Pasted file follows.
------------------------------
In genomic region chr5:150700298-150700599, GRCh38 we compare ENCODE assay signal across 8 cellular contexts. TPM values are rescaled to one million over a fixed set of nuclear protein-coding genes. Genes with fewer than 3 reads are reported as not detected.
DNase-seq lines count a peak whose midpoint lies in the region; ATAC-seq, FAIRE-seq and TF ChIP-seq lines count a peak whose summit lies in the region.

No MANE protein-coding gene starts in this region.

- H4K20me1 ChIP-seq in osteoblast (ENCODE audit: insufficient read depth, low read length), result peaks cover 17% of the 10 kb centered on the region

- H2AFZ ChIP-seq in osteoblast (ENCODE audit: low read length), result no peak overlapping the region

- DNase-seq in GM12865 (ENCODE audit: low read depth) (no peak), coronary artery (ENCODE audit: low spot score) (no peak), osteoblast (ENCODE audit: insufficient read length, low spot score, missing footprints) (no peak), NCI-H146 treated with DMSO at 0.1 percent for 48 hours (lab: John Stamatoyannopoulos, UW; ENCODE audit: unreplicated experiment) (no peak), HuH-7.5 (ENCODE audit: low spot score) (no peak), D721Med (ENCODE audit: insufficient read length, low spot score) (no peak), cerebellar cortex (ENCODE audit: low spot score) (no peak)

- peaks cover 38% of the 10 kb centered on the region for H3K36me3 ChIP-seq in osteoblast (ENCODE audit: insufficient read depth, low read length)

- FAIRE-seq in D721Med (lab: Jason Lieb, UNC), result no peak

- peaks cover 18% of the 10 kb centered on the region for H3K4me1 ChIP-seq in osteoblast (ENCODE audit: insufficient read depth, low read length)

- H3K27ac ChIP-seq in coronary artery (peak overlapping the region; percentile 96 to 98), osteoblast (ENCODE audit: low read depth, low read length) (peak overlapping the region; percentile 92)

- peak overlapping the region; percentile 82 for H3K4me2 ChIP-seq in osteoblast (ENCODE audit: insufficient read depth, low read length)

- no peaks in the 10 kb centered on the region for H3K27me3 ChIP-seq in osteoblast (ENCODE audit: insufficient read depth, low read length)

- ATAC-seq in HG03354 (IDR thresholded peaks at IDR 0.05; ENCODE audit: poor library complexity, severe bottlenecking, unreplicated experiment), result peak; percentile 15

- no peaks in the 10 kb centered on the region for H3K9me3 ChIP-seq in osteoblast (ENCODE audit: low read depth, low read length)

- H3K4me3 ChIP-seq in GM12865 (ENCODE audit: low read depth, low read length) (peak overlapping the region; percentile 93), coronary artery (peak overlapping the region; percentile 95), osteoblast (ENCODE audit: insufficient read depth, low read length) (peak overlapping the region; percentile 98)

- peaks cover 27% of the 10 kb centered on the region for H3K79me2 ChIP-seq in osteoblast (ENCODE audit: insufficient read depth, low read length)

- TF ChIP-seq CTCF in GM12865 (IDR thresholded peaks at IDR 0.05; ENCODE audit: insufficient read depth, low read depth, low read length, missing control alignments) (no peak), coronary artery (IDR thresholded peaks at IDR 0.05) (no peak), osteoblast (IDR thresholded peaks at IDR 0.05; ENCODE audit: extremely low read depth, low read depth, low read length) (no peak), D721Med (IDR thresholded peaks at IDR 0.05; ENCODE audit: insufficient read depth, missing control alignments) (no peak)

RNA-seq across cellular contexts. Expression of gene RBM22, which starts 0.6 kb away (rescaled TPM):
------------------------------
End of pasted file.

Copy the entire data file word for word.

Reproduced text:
In genomic region chr5:150700298-150700599, GRCh38 we compare ENCODE assay signal across 8 cellular contexts. TPM values are rescaled to one million over a fixed set of nuclear protein-coding genes. Genes with fewer than 3 reads are reported as not detected.
DNase-seq lines count a peak whose midpoint lies in the region; ATAC-seq, FAIRE-seq and TF ChIP-seq lines count a peak whose summit lies in the region.

No MANE protein-coding gene starts in this region.

- H4K20me1 ChIP-seq in osteoblast (ENCODE audit: insufficient read depth, low read length), result peaks cover 17% of the 10 kb centered on the region

- H2AFZ ChIP-seq in osteoblast (ENCODE audit: low read length), result no peak overlapping the region

- DNase-seq in GM12865 (ENCODE audit: low read depth) (no peak), coronary artery (ENCODE audit: low spot score) (no peak), osteoblast (ENCODE audit: insufficient read length, low spot score, missing footprints) (no peak), NCI-H146 treated with DMSO at 0.1 percent for 48 hours (lab: John Stamatoyannopoulos, UW; ENCODE audit: unreplicated experiment) (no peak), HuH-7.5 (ENCODE audit: low spot score) (no peak), D721Med (ENCODE audit: insufficient read length, low spot score) (no peak), cerebellar cortex (ENCODE audit: low spot score) (no peak)

- peaks cover 38% of the 10 kb centered on the region for H3K36me3 ChIP-seq in osteoblast (ENCODE audit: insufficient read depth, low read length)

- FAIRE-seq in D721Med (lab: Jason Lieb, UNC), result no peak

- peaks cover 18% of the 10 kb centered on the region for H3K4me1 ChIP-seq in osteoblast (ENCODE audit: insufficient read depth, low read length)

- H3K27ac ChIP-seq in coronary artery (peak overlapping the region; percentile 96 to 98), osteoblast (ENCODE audit: low read depth, low read length) (peak overlapping the region; percentile 92)

- peak overlapping the region; percentile 82 for H3K4me2 ChIP-seq in osteoblast (ENCODE audit: insufficient read depth, low read length)

- no peaks in the 10 kb centered on the region for H3K27me3 ChIP-seq in osteoblast (ENCODE audit: insufficient read depth, low read length)

- ATAC-seq in HG03354 (IDR thresholded peaks at IDR 0.05; ENCODE audit: poor library complexity, severe bottlenecking, unreplicated experiment), result peak; percentile 15

- no peaks in the 10 kb centered on the region for H3K9me3 ChIP-seq in osteoblast (ENCODE audit: low read depth, low read length)

- H3K4me3 ChIP-seq in GM12865 (ENCODE audit: low read depth, low read length) (peak overlapping the region; percentile 93), coronary artery (peak overlapping the region; percentile 95), osteoblast (ENCODE audit: insufficient read depth, low read length) (peak overlapping the region; percentile 98)

- peaks cover 27% of the 10 kb centered on the region for H3K79me2 ChIP-seq in osteoblast (ENCODE audit: insufficient read depth, low read length)

- TF ChIP-seq CTCF in GM12865 (IDR thresholded peaks at IDR 0.05; ENCODE audit: insufficient read depth, low read depth, low read length, missing control alignments) (no peak), coronary artery (IDR thresholded peaks at IDR 0.05) (no peak), osteoblast (IDR thresholded peaks at IDR 0.05; ENCODE audit: extremely low read depth, low read depth, low read length) (no peak), D721Med (IDR thresholded peaks at IDR 0.05; ENCODE audit: insufficient read depth, missing control alignments) (no peak)

RNA-seq across cellular contexts. Expression of gene RBM22, which starts 0.6 kb away (rescaled TPM):